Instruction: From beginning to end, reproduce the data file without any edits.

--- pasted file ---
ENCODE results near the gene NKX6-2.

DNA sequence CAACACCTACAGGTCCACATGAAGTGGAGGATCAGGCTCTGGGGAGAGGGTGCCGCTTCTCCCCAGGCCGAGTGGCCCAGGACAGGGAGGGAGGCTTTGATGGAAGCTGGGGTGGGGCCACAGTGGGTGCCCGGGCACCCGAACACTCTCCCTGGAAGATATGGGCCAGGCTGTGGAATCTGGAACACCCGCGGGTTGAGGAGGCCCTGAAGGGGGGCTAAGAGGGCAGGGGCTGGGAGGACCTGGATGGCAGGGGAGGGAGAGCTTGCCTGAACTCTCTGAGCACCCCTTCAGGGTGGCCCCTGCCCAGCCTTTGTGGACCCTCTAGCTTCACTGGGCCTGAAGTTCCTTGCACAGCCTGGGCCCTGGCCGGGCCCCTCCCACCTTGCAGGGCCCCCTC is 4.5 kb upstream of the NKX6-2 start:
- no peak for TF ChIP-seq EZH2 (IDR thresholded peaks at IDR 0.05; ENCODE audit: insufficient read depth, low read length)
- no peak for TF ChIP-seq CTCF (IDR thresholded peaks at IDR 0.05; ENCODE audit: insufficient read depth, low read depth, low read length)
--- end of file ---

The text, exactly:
ENCODE results near the gene NKX6-2.

DNA sequence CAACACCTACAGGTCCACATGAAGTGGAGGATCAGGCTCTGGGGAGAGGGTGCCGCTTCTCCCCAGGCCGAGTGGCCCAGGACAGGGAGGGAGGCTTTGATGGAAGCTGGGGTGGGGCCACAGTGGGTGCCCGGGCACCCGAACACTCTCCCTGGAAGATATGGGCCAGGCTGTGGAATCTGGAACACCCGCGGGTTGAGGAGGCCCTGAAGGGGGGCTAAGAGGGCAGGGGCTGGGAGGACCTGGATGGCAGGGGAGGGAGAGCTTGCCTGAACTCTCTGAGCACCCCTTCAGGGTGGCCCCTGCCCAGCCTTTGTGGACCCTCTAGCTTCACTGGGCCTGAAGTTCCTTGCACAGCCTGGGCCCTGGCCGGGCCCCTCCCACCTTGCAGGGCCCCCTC is 4.5 kb upstream of the NKX6-2 start:
- no peak for TF ChIP-seq EZH2 (IDR thresholded peaks at IDR 0.05; ENCODE audit: insufficient read depth, low read length)
- no peak for TF ChIP-seq CTCF (IDR thresholded peaks at IDR 0.05; ENCODE audit: insufficient read depth, low read depth, low read length)